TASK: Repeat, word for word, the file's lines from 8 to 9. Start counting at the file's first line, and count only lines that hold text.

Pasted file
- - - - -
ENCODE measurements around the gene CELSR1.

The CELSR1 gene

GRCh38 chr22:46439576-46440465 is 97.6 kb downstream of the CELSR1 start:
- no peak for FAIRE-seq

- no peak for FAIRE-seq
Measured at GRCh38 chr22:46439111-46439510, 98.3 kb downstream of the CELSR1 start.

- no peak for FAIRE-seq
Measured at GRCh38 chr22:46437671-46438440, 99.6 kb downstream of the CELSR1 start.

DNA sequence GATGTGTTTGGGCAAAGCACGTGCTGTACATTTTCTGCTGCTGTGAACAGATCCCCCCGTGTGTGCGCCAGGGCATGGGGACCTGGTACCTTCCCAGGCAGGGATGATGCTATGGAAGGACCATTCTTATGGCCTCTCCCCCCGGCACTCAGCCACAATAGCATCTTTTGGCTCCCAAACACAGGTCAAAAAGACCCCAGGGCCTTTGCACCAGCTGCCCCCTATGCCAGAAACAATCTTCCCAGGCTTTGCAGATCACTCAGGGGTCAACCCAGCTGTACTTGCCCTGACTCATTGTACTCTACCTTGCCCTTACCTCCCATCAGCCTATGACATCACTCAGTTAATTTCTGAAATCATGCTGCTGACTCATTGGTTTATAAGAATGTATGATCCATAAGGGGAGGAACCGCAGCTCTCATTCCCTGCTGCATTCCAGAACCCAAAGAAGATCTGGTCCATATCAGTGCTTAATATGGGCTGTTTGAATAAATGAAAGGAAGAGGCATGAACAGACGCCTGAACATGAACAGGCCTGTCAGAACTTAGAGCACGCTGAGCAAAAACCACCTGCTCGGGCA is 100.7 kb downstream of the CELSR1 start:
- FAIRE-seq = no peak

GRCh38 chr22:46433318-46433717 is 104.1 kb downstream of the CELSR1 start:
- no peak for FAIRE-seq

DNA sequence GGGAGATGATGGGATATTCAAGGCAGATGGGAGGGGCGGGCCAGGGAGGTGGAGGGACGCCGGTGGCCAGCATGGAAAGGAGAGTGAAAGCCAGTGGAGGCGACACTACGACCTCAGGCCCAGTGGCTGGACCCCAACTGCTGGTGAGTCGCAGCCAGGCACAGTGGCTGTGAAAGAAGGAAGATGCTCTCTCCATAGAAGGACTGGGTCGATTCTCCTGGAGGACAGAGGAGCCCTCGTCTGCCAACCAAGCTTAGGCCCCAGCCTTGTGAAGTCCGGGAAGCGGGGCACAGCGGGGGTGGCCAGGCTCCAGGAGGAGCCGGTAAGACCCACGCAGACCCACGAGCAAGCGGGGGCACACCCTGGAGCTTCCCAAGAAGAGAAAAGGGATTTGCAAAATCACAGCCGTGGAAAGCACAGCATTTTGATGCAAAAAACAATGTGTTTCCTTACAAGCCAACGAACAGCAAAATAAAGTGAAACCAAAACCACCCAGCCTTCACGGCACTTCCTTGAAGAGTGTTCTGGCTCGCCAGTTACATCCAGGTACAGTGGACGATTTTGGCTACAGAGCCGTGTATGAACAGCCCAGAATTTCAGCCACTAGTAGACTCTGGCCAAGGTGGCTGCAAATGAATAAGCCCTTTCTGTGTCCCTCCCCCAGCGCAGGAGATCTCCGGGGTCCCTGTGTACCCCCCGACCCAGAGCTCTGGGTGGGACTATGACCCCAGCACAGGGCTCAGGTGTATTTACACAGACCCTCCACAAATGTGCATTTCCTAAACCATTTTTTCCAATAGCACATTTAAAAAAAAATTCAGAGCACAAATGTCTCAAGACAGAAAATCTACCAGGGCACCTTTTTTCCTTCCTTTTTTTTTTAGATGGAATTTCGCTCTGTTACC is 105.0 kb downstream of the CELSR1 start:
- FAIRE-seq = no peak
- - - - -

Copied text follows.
Measured at GRCh38 chr22:46437671-46438440, 99.6 kb downstream of the CELSR1 start.

DNA sequence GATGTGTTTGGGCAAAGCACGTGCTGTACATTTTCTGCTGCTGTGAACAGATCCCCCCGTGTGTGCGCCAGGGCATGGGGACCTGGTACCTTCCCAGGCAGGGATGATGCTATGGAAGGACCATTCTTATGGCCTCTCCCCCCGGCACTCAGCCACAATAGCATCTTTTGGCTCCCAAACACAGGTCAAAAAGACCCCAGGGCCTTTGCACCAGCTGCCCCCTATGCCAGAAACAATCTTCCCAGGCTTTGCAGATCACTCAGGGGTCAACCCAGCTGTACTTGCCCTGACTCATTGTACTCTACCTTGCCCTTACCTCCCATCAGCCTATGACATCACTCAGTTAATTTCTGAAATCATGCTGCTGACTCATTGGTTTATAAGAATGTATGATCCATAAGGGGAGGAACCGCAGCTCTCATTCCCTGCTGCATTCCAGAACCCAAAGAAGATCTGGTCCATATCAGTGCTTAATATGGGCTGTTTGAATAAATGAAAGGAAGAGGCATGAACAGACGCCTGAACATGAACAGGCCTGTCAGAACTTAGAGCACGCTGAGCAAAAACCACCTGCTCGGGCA is 100.7 kb downstream of the CELSR1 start: